Superfund Research Program
Chemical Mapping of Chromate Uptake, Localization, and Reduction in Remediating Bacteria
Project Leader: Joseph MK Irudayaraj
Grant Number: R01ES017066
Funding Period: 2009-2011
Hexavalent chromium [Cr(VI)] contamination of soil and groundwater is a significant problem worldwide. In the United States, chromate is the third most common contaminant of hazardous waste sites and the second most common inorganic contaminant found in the environment. In situ and ex situ bioremediation processes that exploit the intrinsic metabolic capabilities of dissimilatory metal ion-reducing bacteria remain potent, potentially cost-effective approaches to the reductive immobilization or detoxification of environmental contaminants. The microbial catalysis of Cr(VI) reduction to sparingly soluble, less bioavailable Cr(III), for example, is a promising remediation strategy for Cr(VI)-contaminated subsurface soil and groundwater environments. The genus Shewanella bacteria represents one of the few groups of microorganisms that have received intensive investigation because of their wide ecological distribution, diverse respiratory capacities, and environmental relevance. Despite several advances made in elucidating Shewanella biology as it relates to chromate transformation, fundamental questions about the specific chromate reduction mechanism remain unclear. This information gap includes:
- the identity of dedicated chromate reductase(s)
- the cellular localization of chromate transformation (e.g., distal appendages, outer cell surface, periplasm, cytoplasmic membrane, cytosol), and
- the environmental parameters under which microbial populations have the greatest specific chromate reduction rates.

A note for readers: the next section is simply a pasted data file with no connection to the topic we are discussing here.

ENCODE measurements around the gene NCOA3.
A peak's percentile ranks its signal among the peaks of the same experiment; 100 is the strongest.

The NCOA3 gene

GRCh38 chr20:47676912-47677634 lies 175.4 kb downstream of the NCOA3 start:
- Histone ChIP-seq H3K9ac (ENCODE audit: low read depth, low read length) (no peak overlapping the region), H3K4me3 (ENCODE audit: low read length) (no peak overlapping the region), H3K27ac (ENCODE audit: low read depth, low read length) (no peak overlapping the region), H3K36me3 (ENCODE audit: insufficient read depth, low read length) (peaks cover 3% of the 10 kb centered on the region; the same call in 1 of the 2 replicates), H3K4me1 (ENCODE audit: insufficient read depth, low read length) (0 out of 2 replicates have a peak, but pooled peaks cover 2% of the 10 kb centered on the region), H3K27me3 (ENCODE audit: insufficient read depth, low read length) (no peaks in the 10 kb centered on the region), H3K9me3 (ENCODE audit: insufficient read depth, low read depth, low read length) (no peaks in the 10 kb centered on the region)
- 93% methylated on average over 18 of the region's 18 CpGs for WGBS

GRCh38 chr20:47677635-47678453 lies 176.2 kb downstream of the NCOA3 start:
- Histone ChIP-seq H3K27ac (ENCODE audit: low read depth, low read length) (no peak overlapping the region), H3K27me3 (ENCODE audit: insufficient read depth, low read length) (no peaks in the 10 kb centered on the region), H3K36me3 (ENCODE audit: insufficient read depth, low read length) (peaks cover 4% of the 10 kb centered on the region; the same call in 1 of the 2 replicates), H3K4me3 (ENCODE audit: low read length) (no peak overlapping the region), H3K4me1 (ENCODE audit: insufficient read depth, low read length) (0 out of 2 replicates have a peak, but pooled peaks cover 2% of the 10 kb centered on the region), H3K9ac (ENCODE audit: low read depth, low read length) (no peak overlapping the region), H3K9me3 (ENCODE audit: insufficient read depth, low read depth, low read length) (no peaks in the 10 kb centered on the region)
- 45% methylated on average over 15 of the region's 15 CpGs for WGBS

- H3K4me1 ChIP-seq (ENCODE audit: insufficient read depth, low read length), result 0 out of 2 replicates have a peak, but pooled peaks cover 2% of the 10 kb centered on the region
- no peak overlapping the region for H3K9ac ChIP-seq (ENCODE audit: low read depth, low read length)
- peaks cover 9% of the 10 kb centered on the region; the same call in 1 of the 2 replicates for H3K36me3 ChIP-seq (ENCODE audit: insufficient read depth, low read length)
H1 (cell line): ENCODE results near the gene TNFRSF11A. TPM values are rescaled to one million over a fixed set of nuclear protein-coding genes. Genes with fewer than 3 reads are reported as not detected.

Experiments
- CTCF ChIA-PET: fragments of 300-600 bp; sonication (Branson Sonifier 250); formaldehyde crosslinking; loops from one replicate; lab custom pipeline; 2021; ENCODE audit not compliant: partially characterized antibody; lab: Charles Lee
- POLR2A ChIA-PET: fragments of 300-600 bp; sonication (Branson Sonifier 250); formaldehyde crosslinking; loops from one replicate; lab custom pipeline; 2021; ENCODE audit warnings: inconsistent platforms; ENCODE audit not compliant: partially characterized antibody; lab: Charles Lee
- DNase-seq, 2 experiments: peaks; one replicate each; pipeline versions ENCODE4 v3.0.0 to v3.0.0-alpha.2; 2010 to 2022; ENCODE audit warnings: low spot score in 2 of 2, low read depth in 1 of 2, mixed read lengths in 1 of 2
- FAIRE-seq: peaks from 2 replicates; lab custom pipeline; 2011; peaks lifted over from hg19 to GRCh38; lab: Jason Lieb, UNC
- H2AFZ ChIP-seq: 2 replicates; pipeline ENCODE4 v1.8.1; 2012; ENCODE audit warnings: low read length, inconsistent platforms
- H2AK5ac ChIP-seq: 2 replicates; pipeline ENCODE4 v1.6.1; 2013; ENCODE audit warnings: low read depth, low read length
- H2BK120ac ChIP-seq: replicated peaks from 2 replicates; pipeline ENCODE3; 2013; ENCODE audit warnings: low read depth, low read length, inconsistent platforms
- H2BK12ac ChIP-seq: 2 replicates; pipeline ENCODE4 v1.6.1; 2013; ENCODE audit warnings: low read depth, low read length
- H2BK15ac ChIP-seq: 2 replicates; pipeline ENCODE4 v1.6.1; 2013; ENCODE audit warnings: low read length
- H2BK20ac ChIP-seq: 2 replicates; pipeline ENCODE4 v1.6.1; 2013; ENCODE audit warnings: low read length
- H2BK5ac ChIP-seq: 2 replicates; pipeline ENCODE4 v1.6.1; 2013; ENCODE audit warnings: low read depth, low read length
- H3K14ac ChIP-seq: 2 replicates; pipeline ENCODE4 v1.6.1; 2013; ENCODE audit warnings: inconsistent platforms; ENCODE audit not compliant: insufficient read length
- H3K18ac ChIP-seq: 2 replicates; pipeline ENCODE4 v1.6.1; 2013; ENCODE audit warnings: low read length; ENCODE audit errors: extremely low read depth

The problem in predicting and assessing bioremediation performance is compounded by the lack of fundamental knowledge of the molecular basis, regulatory mechanisms, and biochemistry enabling bacterial metal-reducing capabilities. Dr. Irudayaraj proposes to engineer nanoscale methodologies, comprising of chromate-tagged nanoparticles and intracellularly grown gold nanoislands to function as enhancers for Surface Enhanced resonance Raman scattering probing to generate chemical maps of chromate reduction sites as well as to monitor the reduction dynamics in exquisite molecular and single-organism detail. Objectives of this study are to:
- assess the impact of gold nanoparticle composition, geometry, and functionality on cell viability, growth, and efficacy of microbial chromate reduction using S. oneidensis as a model system;
- track the localization of chromate transformation at single-cell resolution using functionalized gold nanostructures as well as using intracellularly grown gold nanoislands by Raman chemical imaging; and
- evaluate the influence of bioremediation-relevant environmental factors on chromate transport, localization, and reduction rates.
The development of passive and active nanoprobes in conjunction with confocal Raman chemical imaging will constitute a significant step in enabling a platform for dynamic monitoring of intracellular events and compartmentalization of metal reduction sites at single-cell resolution. The knowledge gained from this novel study will contribute to the development of scientifically grounded strategies for improving bioremediation efficacy.